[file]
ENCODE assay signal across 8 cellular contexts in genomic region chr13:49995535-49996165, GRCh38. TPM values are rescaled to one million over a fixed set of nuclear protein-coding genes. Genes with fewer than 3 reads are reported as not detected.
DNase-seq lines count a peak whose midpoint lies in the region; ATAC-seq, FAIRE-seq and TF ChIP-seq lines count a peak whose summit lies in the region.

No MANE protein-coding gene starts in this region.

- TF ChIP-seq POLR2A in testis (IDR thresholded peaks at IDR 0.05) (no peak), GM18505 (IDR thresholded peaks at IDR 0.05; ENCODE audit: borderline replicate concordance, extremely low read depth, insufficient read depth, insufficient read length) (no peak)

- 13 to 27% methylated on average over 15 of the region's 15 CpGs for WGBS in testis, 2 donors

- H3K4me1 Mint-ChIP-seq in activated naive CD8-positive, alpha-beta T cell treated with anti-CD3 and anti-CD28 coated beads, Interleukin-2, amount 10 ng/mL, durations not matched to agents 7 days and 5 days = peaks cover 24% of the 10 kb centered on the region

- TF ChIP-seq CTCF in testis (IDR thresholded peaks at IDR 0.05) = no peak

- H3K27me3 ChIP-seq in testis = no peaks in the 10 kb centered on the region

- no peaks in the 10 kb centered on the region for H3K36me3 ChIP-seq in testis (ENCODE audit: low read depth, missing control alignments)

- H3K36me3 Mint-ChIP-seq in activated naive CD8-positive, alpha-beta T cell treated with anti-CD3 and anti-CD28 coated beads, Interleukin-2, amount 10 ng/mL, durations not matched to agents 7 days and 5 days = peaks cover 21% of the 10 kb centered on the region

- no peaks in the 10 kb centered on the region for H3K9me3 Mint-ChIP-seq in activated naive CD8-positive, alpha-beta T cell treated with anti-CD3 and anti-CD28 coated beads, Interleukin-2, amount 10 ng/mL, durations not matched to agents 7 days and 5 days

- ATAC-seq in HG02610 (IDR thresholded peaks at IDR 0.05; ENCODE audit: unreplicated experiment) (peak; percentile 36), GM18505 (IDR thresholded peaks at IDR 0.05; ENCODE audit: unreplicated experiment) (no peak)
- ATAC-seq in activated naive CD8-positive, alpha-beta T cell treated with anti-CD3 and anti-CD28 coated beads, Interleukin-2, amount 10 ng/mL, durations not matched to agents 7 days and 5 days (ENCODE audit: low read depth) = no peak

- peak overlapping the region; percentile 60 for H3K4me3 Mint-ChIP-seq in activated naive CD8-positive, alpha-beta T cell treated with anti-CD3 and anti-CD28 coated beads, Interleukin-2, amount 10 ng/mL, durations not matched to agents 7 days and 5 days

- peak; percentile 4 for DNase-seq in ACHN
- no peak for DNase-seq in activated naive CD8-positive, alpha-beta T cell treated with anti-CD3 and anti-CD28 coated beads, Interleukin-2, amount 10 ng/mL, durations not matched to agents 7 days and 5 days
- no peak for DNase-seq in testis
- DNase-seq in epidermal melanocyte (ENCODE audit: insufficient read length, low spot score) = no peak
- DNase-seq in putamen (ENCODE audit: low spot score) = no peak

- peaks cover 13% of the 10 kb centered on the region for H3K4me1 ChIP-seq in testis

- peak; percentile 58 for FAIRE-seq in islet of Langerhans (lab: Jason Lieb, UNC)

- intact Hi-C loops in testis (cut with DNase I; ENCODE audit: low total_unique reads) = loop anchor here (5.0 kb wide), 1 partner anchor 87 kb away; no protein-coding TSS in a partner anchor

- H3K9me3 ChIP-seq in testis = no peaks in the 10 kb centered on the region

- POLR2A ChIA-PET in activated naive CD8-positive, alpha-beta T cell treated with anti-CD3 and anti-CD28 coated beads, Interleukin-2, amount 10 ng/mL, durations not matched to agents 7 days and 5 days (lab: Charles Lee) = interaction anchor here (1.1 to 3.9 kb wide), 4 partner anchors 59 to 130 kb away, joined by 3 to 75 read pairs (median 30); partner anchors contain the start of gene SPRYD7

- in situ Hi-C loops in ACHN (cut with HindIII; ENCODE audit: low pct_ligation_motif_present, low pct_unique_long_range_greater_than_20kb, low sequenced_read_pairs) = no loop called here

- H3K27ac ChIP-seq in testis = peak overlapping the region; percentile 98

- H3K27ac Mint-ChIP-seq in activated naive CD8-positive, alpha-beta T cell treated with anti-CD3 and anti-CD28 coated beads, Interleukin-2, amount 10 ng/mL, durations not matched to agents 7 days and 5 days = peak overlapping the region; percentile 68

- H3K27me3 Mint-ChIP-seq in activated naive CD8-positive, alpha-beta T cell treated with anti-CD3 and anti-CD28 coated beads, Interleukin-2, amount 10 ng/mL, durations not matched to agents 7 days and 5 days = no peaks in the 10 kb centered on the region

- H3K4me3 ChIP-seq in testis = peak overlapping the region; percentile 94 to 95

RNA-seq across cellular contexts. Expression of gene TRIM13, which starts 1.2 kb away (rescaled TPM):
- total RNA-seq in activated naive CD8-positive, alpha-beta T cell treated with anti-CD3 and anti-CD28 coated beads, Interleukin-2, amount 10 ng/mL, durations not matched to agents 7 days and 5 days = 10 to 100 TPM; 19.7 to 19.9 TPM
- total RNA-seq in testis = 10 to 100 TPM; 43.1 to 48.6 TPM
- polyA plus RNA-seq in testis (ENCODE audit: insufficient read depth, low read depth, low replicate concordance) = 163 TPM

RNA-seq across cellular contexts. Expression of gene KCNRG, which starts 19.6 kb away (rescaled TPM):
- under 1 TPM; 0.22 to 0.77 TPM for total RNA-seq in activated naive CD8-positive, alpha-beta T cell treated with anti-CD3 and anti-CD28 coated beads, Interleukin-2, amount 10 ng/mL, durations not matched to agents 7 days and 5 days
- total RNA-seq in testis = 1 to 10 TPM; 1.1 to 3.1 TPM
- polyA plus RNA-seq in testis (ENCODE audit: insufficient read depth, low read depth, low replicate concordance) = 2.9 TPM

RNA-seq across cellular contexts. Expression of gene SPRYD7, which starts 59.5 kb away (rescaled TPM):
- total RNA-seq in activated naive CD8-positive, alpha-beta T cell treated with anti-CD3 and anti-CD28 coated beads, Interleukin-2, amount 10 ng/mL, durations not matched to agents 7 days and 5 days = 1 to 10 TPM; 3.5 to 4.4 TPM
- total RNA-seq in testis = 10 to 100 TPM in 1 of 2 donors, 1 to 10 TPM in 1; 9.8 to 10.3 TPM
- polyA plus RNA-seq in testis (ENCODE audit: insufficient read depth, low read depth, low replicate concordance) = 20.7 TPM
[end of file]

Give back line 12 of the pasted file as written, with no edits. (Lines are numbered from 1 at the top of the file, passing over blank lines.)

- ATAC-seq in HG02610 (IDR thresholded peaks at IDR 0.05; ENCODE audit: unreplicated experiment) (peak; percentile 36), GM18505 (IDR thresholded peaks at IDR 0.05; ENCODE audit: unreplicated experiment) (no peak)